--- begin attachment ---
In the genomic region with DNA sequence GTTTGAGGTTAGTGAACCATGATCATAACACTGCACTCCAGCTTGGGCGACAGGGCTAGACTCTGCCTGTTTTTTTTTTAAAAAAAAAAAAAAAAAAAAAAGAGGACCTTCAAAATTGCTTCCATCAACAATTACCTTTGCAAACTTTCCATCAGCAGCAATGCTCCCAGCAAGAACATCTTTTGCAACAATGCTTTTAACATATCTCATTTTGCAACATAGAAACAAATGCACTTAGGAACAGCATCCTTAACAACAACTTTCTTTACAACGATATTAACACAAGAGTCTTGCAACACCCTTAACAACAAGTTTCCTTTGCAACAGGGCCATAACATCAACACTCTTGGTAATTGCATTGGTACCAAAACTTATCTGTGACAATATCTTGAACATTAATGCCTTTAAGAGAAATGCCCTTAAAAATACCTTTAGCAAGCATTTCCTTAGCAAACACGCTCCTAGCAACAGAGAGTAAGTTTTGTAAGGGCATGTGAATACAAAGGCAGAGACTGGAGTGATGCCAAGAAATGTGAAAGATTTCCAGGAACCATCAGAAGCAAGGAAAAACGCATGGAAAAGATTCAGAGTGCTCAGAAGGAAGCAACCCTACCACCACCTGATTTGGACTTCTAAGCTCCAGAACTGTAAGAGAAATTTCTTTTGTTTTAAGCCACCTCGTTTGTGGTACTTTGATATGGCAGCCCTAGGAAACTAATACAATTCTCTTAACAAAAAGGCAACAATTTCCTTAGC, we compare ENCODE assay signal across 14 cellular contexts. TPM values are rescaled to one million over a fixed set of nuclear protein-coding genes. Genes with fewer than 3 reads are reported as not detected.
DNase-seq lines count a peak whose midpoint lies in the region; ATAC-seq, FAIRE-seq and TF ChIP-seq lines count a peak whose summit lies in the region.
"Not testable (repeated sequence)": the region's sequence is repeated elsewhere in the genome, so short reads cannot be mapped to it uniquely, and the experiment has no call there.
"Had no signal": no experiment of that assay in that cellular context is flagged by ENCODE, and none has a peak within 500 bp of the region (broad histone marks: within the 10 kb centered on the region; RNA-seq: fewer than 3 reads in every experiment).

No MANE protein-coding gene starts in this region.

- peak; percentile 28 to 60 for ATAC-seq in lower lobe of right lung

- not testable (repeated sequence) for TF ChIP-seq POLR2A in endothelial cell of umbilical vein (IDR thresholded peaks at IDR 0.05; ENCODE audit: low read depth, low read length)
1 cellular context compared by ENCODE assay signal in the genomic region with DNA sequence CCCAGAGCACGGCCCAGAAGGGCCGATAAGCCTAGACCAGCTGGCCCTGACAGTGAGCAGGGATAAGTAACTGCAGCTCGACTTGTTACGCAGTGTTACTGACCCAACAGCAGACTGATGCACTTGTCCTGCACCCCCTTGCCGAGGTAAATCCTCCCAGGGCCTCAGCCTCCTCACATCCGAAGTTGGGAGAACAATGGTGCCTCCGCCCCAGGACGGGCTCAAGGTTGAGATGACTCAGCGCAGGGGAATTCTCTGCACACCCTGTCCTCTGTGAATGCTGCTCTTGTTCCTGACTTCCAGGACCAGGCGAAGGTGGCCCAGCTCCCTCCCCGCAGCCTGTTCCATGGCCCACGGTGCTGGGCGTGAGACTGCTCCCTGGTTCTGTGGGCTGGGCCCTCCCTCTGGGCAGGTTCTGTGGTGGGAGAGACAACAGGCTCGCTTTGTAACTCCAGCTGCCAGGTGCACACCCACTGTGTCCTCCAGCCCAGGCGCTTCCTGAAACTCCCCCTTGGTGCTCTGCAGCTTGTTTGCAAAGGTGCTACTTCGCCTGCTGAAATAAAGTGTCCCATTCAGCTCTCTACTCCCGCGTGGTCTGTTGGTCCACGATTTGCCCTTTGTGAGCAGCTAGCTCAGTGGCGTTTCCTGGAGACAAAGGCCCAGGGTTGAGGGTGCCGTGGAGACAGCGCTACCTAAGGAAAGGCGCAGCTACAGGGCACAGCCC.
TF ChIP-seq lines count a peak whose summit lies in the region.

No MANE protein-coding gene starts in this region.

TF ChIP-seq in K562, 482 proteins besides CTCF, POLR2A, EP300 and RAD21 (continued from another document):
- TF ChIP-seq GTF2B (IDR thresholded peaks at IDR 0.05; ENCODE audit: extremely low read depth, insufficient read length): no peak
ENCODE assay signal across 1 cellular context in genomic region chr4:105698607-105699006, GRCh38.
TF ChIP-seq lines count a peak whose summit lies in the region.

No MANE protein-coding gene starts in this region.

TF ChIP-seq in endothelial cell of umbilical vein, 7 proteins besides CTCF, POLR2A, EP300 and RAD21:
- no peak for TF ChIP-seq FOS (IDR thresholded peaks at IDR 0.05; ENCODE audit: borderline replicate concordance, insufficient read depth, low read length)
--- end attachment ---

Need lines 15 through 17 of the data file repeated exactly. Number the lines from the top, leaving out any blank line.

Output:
No MANE protein-coding gene starts in this region.

TF ChIP-seq in endothelial cell of umbilical vein, 7 proteins besides CTCF, POLR2A, EP300 and RAD21:
- no peak for TF ChIP-seq FOS (IDR thresholded peaks at IDR 0.05; ENCODE audit: borderline replicate concordance, insufficient read depth, low read length)